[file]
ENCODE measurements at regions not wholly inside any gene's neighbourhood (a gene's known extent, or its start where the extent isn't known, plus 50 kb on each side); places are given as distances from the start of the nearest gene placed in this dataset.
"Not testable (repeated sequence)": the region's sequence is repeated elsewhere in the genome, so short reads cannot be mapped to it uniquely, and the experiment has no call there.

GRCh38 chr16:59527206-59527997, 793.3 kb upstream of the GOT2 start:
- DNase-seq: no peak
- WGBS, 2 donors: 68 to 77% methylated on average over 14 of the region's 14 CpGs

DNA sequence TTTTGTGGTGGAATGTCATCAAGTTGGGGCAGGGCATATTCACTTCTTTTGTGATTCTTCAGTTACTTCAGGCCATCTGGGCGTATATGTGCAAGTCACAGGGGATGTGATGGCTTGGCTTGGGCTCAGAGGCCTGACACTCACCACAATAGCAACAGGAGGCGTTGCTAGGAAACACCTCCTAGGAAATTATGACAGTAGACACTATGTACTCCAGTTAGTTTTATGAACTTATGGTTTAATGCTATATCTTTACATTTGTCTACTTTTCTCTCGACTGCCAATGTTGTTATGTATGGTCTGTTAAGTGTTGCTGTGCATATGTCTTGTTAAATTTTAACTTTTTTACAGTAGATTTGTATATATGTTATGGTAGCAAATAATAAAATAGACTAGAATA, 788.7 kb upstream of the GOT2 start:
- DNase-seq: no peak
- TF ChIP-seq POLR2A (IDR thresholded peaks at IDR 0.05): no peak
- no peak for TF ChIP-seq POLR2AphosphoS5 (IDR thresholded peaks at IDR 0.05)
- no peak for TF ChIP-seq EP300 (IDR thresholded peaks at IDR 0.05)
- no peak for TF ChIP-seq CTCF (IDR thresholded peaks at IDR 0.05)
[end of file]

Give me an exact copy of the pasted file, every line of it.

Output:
ENCODE measurements at regions not wholly inside any gene's neighbourhood (a gene's known extent, or its start where the extent isn't known, plus 50 kb on each side); places are given as distances from the start of the nearest gene placed in this dataset.
"Not testable (repeated sequence)": the region's sequence is repeated elsewhere in the genome, so short reads cannot be mapped to it uniquely, and the experiment has no call there.

GRCh38 chr16:59527206-59527997, 793.3 kb upstream of the GOT2 start:
- DNase-seq: no peak
- WGBS, 2 donors: 68 to 77% methylated on average over 14 of the region's 14 CpGs

DNA sequence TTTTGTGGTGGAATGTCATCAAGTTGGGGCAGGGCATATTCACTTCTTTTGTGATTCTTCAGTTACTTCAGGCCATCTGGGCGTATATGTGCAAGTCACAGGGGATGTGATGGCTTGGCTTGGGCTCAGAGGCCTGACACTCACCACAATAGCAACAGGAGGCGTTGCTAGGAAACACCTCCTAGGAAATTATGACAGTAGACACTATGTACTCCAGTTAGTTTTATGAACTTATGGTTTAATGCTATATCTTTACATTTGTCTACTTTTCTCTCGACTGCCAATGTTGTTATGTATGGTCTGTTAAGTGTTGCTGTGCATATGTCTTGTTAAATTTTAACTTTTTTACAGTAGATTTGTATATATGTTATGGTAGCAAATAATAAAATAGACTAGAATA, 788.7 kb upstream of the GOT2 start:
- DNase-seq: no peak
- TF ChIP-seq POLR2A (IDR thresholded peaks at IDR 0.05): no peak
- no peak for TF ChIP-seq POLR2AphosphoS5 (IDR thresholded peaks at IDR 0.05)
- no peak for TF ChIP-seq EP300 (IDR thresholded peaks at IDR 0.05)
- no peak for TF ChIP-seq CTCF (IDR thresholded peaks at IDR 0.05)